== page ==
I am currently researching a new design for a mezuzah, where I will put an image of the scroll on the outside of the mezuzah.
As usual, I surf the Chabad, Aish and “Ask the Rabbi” websites looking for information to make sure that all my designs follow halachic rules and respect unwritten traditions. I'm sure they're all experts in their knowledge of mezuzah scrolls.
It always amuses me when I click the "Ask the Rabbi" button. I envision a crack team of top Rabbi’s twirling their payot, waiting for a message to ping up on the computer.
This reminds me of the haredi men on bicycles (this seems to be a popular occurrence in the Sheinkin area of Tel Aviv, one of the few areas where ultra religious and ultra secular Jews seem to happily coexist.
This time I am asking if there are any restrictions on displaying an image of a mezuzah scroll on the outside of the case, and I am waiting to hear back.
I always have a quick look to see what other people are asking –
Q. Is it ok for a Rabbi to buy a German car when many of his congregation are shoah survivors?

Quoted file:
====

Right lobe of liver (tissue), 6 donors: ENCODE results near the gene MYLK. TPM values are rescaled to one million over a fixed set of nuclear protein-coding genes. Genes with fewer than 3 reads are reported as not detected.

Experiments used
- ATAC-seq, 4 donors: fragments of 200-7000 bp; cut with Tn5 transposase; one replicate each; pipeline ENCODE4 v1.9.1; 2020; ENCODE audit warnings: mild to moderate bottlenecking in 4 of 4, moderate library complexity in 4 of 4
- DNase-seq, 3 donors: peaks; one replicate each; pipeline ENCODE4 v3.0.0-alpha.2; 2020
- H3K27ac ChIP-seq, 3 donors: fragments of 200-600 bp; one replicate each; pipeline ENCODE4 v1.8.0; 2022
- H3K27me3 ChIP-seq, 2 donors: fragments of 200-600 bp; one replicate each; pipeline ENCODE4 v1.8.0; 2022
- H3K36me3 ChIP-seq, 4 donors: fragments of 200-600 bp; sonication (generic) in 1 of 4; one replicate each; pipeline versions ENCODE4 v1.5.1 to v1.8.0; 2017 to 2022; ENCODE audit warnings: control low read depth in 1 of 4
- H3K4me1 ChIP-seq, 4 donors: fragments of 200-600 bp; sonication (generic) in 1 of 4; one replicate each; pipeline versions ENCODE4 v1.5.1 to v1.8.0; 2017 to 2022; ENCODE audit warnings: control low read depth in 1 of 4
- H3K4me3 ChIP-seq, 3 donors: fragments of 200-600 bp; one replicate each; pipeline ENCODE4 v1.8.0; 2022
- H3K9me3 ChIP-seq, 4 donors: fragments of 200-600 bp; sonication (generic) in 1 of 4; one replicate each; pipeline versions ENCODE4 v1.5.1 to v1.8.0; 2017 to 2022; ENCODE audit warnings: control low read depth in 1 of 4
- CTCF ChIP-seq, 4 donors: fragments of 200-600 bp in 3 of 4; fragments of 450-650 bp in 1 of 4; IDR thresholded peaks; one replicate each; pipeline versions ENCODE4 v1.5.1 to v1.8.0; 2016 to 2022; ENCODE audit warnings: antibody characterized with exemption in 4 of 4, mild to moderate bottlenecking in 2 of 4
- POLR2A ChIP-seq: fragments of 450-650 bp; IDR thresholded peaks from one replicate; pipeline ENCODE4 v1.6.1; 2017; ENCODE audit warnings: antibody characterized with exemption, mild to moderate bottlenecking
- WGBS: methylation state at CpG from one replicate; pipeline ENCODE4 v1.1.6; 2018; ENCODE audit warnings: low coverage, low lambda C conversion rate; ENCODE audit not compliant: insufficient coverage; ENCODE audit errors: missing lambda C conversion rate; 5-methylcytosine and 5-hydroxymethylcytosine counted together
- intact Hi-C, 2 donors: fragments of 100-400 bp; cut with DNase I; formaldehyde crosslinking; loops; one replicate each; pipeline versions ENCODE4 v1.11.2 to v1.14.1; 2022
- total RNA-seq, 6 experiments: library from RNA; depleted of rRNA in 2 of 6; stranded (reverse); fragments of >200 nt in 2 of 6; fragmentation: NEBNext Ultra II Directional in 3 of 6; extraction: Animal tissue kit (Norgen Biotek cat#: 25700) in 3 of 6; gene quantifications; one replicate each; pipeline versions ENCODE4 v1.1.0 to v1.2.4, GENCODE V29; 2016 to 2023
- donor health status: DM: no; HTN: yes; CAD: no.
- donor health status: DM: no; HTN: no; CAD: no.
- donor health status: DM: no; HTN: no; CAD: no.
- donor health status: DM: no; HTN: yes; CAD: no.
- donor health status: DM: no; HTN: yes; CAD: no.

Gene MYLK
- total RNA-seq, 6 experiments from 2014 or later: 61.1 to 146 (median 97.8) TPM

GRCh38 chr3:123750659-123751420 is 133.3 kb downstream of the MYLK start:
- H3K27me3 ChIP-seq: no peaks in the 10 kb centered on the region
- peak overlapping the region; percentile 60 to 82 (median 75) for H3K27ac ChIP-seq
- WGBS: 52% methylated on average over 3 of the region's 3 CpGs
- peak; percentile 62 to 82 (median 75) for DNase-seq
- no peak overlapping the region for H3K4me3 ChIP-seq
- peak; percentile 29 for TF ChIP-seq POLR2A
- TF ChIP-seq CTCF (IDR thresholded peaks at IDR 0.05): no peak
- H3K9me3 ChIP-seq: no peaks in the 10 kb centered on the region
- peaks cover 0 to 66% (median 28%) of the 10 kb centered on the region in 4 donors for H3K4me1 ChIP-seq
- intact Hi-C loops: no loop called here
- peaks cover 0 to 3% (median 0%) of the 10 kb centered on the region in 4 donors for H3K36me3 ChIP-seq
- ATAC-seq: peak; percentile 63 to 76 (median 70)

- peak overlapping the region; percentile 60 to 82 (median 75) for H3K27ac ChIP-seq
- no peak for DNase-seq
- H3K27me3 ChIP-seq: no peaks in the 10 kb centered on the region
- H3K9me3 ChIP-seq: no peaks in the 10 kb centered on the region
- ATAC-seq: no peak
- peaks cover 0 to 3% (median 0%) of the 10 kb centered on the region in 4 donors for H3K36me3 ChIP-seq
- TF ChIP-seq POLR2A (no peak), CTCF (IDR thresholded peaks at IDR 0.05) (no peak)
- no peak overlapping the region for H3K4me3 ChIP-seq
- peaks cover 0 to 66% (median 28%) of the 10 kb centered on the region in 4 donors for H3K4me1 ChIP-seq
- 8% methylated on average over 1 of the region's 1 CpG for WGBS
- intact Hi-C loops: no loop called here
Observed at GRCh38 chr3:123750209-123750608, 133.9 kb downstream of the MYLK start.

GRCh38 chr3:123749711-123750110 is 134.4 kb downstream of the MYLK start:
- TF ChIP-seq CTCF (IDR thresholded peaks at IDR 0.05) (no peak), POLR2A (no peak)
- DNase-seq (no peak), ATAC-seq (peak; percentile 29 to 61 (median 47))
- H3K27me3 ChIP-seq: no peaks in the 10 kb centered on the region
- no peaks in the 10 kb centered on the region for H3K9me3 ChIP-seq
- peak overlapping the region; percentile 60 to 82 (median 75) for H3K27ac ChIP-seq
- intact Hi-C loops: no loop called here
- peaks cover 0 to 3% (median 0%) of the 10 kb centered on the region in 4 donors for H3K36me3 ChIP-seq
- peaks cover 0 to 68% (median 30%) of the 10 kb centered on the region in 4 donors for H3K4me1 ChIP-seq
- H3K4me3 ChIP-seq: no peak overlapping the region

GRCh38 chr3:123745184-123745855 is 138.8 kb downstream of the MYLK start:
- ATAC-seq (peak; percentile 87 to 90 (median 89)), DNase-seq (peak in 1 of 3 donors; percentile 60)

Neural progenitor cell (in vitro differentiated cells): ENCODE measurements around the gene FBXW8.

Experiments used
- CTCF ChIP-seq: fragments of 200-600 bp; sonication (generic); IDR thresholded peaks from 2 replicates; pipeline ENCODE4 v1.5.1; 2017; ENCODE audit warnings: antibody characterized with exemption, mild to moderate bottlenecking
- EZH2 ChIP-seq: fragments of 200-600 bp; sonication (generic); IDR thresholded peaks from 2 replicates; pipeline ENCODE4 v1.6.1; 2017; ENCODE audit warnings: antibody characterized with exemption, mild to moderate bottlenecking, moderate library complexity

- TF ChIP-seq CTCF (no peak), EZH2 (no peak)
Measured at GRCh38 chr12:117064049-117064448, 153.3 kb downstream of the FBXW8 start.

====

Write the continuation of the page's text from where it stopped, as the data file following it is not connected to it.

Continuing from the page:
A. Best not
Q. Do I need a mezuzah on a nanny’s room?
A. Yes and No (classic Jewish answer)
Q. Is one permitted to study a Hebrew textbook that does not contain Torah in the bathroom if ones primary intention in for the sake of learning Torah?
A. As long as it is not Torah you can learn it in the Bathroom.
And something that in my line of work I really should have known…
Q. What is the meaning of the words on back of Mezuzah scrolls?
A. The three words at the bottom of the Mezuzah on the outer side of the parchment are "Cuzu B'mucsz Cuzu" -- an altered form of the phrase "Hashem Elokeinu Hashem." It is actually a form of Gematria (Numerology) where each letter is "raised" to its next letter. Thus, an Alef becomes a Bet, and a Bet becomes Gimel, etc. Rav Moshe Isserlis quotes the Hagahot Maimoni as the source for this custom. It is "only" a custom -- a Mezuzah without these words is still considered valid.